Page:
Continuous Fermentation

Sometimes, it seems like beer brewers have all the fun. Brewmasters get to play with grinders, fires, whirlpools, steam jacketed boilers, counter-flow chillers, and a whole lot more. 

Meadmakers? We get a big bucket and maybe a paint whip, and that is it. Or so it would seem…

First, for an intro, you can check out our article on Contraptions for brewing. Once you’ve acquired your box full of odd devices, however, it’s time to think about your brew system…

Homebrewers who go off the deep end often end up building themselves extremely expensive, very complicated, utterly cool systems like this:

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Brew System of Iowa Homebrewer Mark Nauman

Meadmakers tend to think that they’re limited to a bucket and maybe a carboy. Really, how hard is it to make mead? Well, to think about it another way, brewers have to invest a couple hundred bucks just to get started, then another couple hundred to step up to All Grain brewing, then another couple thousand to automate their brew system. Meadmakers can start with a $40 purchase and then the sky is the limit.

Meadmaking can be as easy or as complicated as you like. From automated honey warmers to high-powered mixers to jacketed fermentation vessels, the home meadmaker can really go nuts with automation, but for the big jump, you really need to go continuous fermentation. Basically, this is where you slowly add honey and water at one end of your system and mead trickles out the other.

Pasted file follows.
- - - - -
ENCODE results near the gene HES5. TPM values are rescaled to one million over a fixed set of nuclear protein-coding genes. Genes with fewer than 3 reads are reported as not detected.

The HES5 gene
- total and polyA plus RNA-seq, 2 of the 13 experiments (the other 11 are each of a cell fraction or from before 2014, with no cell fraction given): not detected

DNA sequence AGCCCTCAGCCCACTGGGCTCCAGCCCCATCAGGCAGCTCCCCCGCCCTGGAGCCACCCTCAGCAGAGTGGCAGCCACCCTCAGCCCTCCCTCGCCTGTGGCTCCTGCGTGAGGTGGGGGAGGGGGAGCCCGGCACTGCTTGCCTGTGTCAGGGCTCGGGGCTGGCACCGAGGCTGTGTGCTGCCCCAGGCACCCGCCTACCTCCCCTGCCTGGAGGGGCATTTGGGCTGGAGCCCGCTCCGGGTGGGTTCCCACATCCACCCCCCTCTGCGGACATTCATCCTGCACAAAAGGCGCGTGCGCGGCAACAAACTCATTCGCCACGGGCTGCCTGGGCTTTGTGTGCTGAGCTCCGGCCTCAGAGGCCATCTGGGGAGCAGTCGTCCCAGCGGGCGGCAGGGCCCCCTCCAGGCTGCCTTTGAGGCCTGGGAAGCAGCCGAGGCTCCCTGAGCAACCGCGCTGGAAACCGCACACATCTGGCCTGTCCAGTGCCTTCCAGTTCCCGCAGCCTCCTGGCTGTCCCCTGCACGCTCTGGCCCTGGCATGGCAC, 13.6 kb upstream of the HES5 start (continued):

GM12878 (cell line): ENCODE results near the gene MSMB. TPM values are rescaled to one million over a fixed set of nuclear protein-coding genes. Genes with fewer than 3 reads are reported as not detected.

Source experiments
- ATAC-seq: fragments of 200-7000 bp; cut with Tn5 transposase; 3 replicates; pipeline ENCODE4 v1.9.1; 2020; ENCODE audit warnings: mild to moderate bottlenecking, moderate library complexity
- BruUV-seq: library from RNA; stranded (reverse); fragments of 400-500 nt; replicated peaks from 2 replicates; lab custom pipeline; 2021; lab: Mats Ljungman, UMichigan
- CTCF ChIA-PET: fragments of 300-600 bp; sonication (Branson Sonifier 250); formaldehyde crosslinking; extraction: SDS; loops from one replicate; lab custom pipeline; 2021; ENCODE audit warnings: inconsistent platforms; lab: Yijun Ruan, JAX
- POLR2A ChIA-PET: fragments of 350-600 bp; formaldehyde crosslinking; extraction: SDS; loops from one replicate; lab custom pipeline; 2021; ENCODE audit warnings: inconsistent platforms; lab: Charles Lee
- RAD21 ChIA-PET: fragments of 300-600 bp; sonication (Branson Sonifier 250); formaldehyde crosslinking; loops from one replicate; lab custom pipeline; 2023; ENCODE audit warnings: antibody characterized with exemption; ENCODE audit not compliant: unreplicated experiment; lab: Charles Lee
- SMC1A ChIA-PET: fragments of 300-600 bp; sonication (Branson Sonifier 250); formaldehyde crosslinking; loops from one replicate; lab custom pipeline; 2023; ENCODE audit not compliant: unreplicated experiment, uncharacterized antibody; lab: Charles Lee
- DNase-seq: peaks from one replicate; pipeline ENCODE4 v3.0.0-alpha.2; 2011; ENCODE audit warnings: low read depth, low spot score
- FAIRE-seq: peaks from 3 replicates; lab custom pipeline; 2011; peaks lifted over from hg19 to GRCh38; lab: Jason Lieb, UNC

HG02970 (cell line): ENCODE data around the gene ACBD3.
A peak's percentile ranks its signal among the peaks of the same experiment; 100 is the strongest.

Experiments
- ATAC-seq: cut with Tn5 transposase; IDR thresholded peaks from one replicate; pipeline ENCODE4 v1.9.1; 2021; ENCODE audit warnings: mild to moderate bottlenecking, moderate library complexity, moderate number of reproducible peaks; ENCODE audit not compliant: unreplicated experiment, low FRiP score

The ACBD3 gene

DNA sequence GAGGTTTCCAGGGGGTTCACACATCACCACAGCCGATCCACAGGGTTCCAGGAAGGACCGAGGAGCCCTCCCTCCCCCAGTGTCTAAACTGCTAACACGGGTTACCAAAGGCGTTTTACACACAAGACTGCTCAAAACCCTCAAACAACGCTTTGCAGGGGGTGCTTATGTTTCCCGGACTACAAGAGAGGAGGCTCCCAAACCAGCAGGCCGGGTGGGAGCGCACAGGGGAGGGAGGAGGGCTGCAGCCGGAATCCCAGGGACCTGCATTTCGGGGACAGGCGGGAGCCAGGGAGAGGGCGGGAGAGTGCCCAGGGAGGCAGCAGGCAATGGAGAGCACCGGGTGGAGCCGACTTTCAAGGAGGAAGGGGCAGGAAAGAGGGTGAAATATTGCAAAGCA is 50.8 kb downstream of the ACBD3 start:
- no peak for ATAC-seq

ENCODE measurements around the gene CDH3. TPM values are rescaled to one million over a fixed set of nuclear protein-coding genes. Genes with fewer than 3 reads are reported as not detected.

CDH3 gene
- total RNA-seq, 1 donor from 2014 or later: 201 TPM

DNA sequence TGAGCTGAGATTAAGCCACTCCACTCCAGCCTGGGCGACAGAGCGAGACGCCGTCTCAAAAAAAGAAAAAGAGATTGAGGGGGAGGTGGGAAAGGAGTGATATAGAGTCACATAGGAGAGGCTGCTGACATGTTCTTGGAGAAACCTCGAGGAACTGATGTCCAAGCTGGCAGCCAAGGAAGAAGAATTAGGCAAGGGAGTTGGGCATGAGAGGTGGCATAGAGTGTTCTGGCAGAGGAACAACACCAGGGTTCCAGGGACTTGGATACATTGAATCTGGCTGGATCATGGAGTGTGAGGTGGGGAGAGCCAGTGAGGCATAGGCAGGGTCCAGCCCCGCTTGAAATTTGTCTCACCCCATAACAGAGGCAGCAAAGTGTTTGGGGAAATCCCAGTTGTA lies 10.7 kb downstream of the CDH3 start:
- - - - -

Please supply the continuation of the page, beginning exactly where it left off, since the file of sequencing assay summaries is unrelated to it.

Our friends over at Maine Mead Works just happen to have a fine continuous fermentation system:
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Continuous Fermentation at Maine Mead Works

Pretty spiffy, right?  While it may seem out of the league of the average mead maker, it is certainly not impossible to do at home. We’ll be discussing it in a future article, in case you’d like to try your hand at it. If you absolutely can’t wait to build your own system, check out this lengthy article (it’s about beer, but easily adapted). And, if you already have your own CF system, comment below and tell us how you like it. Or, better yet, send us a picture and we’ll post it on our Facebook page.

Keep it complicated, fellow Meadiacs.

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